Academic journal article The American Journal of Economics and Sociology

Charitable Giving of Alumni: Micro-Data Evidence from a Large Public University

Academic journal article The American Journal of Economics and Sociology

Charitable Giving of Alumni: Micro-Data Evidence from a Large Public University

Article excerpt

I

Introduction

BECAUSE OF RECENT SHORTFALLS in funds for higher educational institutions at all government levels (U.S. Congress, Senate, Committee on the Budget, 1987), determining the factors which influence alumni gifts to higher education becomes more important. Currently, public financing of higher education continues to worsen nationwide.(1) Academic institutions must tap into their alumni's wealth to maintain or increase funds for academic programs. While external corporate donors may be more motivated to support higher education when alumni contributions to the alma mater are high, this research examines only alumni personal charitable donations.

In a life-cycle model of charitable contributions, individual donations are viewed as recurrent consumption outlays for nondurable goods and services (Meyer, 1980, 217) and are expected to increase with the donor's age. Charitable donations also tend to increase with donor incomes (or earnings) and marginal income tax rates (Kitchen and Dalton, 1990). These determinants usually increase over the donor's working life. Accurate information on donors' incomes are rarely available, however.

Due to data limitations, past researchers (Grant and Lindauer, 1986; Olsen, Smith, and Wunnava, 1989) proxied income with age to approximate the lifecycle of alumni giving. However, because an individual's income elasticity for charity may differ from his or her elasticity of charitable giving with respect to age, the life-cycle profile of alumni donation may not coincide with the age-income profile of the donor. Consequently, this study departs from past practice by focusing instead on the age-giving profile of alumni donors. The modeling framework adopted here allows the determination of the time period within which the growth rate of alumni gifts is expected to remain positive and whether or not this follows donors' age-income profiles. Consequently, the study results can be useful for projecting alumni donations and for identifying the gift-enhancing attributes of the alumni. Moreover, unlike past research, this study is unique in that individual-specific micro-panel data (i.e., following given cross-sections of donors over time) of a large public university are used. Consequently, the effects on giving of a donor's gender, college of major, graduation with (or without) honors, graduate education (and where obtained), involvements in campus Greek clubs and other non-Greek organizations, etc., are evaluated here. How the business cycle and a 1962 Federal Court Order to desegregate the university racially affected alumni donations are also evaluated.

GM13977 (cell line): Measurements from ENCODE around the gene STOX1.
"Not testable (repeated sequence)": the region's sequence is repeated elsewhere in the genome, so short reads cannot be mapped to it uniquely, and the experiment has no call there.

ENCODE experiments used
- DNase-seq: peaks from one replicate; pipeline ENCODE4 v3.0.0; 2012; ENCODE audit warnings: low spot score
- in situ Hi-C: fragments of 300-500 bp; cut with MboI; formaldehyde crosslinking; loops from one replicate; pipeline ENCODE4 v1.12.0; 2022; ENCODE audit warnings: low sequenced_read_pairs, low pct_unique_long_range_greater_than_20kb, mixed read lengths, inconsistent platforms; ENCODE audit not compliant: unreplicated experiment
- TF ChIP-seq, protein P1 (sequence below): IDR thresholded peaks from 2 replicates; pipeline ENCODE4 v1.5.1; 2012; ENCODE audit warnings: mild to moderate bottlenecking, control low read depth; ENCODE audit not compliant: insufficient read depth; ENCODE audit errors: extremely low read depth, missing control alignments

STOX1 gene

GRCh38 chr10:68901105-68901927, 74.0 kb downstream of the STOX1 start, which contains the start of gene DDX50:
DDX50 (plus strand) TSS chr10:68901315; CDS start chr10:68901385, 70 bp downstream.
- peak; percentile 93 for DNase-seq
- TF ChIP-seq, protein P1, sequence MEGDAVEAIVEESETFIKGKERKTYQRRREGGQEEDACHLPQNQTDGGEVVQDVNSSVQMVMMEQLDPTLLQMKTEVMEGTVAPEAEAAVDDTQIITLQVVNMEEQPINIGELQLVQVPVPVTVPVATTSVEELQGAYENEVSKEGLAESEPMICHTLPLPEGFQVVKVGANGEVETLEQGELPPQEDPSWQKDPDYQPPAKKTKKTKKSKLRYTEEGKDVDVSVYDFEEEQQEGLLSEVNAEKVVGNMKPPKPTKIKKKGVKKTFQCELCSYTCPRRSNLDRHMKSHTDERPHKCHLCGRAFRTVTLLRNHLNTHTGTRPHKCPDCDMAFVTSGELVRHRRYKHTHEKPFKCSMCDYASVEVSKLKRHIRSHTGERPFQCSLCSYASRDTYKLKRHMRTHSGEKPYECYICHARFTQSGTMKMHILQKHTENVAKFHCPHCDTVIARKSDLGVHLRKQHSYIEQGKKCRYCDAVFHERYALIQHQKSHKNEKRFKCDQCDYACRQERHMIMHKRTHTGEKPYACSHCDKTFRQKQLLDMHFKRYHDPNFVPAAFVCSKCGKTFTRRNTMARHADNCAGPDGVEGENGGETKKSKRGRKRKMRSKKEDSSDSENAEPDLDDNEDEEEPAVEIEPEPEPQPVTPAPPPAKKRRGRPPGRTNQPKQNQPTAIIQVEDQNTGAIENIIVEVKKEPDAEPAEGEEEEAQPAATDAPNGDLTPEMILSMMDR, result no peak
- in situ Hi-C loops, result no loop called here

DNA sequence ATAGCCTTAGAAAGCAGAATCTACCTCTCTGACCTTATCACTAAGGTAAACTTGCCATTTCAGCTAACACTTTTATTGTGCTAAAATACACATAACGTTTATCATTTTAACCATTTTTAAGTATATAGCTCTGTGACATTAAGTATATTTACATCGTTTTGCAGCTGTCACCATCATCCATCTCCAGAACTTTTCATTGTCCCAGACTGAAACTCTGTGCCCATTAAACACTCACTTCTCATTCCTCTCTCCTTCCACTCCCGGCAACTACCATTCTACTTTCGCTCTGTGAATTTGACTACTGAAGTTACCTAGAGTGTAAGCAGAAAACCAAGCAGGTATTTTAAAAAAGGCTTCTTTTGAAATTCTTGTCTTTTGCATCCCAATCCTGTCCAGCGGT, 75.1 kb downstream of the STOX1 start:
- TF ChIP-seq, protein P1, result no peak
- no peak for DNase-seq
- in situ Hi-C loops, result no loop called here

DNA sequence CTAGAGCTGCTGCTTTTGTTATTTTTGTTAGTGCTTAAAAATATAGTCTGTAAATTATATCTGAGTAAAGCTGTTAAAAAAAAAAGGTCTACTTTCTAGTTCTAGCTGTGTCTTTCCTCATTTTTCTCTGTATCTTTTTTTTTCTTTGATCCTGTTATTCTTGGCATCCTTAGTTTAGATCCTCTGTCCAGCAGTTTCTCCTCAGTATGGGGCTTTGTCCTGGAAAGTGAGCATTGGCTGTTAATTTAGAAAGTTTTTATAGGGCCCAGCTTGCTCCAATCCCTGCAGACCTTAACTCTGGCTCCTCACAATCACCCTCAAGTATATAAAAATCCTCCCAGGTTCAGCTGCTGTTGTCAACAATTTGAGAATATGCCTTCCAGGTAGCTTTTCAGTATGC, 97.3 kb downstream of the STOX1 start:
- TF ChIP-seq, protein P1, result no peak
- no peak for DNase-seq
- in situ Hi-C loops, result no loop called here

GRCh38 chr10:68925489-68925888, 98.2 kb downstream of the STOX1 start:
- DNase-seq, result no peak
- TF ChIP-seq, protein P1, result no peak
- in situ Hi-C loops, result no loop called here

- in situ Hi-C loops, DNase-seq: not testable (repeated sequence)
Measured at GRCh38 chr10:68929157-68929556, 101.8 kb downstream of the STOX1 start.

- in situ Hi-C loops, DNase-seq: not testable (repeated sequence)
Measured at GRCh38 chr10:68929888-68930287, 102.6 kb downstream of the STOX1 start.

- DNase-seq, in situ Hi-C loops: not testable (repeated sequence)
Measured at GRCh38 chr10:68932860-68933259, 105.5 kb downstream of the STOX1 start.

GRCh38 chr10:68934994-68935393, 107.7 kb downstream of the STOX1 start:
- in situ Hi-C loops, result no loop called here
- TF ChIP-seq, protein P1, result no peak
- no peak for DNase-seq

II

Review of Related Literature

SEVERAL THEORETICAL FRAMEWORKS exist for modeling charitable donations. There is the economics of charity approach based on the theory of consumer demand for a nondurable good or service. This approach focuses on the price and income effects of voluntary charitable donations (Feldstein and Taylor, 1976) and also enables researchers to evaluate how changes in the tax policy affect the level of charitable contributions (Hood, Martin, and Osberg, 1977; Feldstein, 1975; Glenday, Gupta, and Pawlak, 1986; Kitchen and Dalton, 1990). A second approach rests on the contention that charity-giving individuals are driven by a sense of obligation to provide collective goods and services for the society through say, the United Way (Keating, 1981). In a third approach, charitable contributions are viewed as "payments" in exchange for intangible personal rewards of self-esteem or group membership (Keating, Pitts, and Appel, 1981; Zaleski and Zech, 1992). Finally, Becker's (1974) theory of social interactions posits interdependent utility functions for unrelated individuals as the motive for charitable giving.

These seemingly divergent rationales for voluntary personal charitable donations to non-profit entities are fully compatible with the utility maximization framework. …

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